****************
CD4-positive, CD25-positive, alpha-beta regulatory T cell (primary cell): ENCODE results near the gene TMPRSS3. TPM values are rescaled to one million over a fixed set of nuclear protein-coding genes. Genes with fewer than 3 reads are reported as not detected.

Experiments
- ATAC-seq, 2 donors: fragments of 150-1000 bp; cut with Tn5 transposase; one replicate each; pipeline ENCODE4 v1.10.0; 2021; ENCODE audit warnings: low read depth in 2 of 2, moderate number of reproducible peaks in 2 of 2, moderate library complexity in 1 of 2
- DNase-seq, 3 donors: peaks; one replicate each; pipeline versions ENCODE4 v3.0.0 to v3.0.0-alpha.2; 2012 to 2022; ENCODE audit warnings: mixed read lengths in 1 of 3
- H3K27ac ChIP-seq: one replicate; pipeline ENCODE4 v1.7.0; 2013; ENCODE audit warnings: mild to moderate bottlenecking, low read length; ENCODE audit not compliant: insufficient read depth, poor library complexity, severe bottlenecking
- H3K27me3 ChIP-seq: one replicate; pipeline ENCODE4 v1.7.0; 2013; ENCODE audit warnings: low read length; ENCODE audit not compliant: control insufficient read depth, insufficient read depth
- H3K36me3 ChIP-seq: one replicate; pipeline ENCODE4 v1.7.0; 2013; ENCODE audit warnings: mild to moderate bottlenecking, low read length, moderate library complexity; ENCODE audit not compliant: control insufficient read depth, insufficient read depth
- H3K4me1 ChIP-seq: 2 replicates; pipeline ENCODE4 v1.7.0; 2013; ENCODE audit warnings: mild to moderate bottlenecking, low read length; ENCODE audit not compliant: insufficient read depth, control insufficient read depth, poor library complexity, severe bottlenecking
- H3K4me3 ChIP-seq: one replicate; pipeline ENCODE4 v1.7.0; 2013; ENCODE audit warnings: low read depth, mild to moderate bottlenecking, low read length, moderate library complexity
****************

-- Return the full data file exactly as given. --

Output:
CD4-positive, CD25-positive, alpha-beta regulatory T cell (primary cell): ENCODE results near the gene TMPRSS3. TPM values are rescaled to one million over a fixed set of nuclear protein-coding genes. Genes with fewer than 3 reads are reported as not detected.

Experiments
- ATAC-seq, 2 donors: fragments of 150-1000 bp; cut with Tn5 transposase; one replicate each; pipeline ENCODE4 v1.10.0; 2021; ENCODE audit warnings: low read depth in 2 of 2, moderate number of reproducible peaks in 2 of 2, moderate library complexity in 1 of 2
- DNase-seq, 3 donors: peaks; one replicate each; pipeline versions ENCODE4 v3.0.0 to v3.0.0-alpha.2; 2012 to 2022; ENCODE audit warnings: mixed read lengths in 1 of 3
- H3K27ac ChIP-seq: one replicate; pipeline ENCODE4 v1.7.0; 2013; ENCODE audit warnings: mild to moderate bottlenecking, low read length; ENCODE audit not compliant: insufficient read depth, poor library complexity, severe bottlenecking
- H3K27me3 ChIP-seq: one replicate; pipeline ENCODE4 v1.7.0; 2013; ENCODE audit warnings: low read length; ENCODE audit not compliant: control insufficient read depth, insufficient read depth
- H3K36me3 ChIP-seq: one replicate; pipeline ENCODE4 v1.7.0; 2013; ENCODE audit warnings: mild to moderate bottlenecking, low read length, moderate library complexity; ENCODE audit not compliant: control insufficient read depth, insufficient read depth
- H3K4me1 ChIP-seq: 2 replicates; pipeline ENCODE4 v1.7.0; 2013; ENCODE audit warnings: mild to moderate bottlenecking, low read length; ENCODE audit not compliant: insufficient read depth, control insufficient read depth, poor library complexity, severe bottlenecking
- H3K4me3 ChIP-seq: one replicate; pipeline ENCODE4 v1.7.0; 2013; ENCODE audit warnings: low read depth, mild to moderate bottlenecking, low read length, moderate library complexity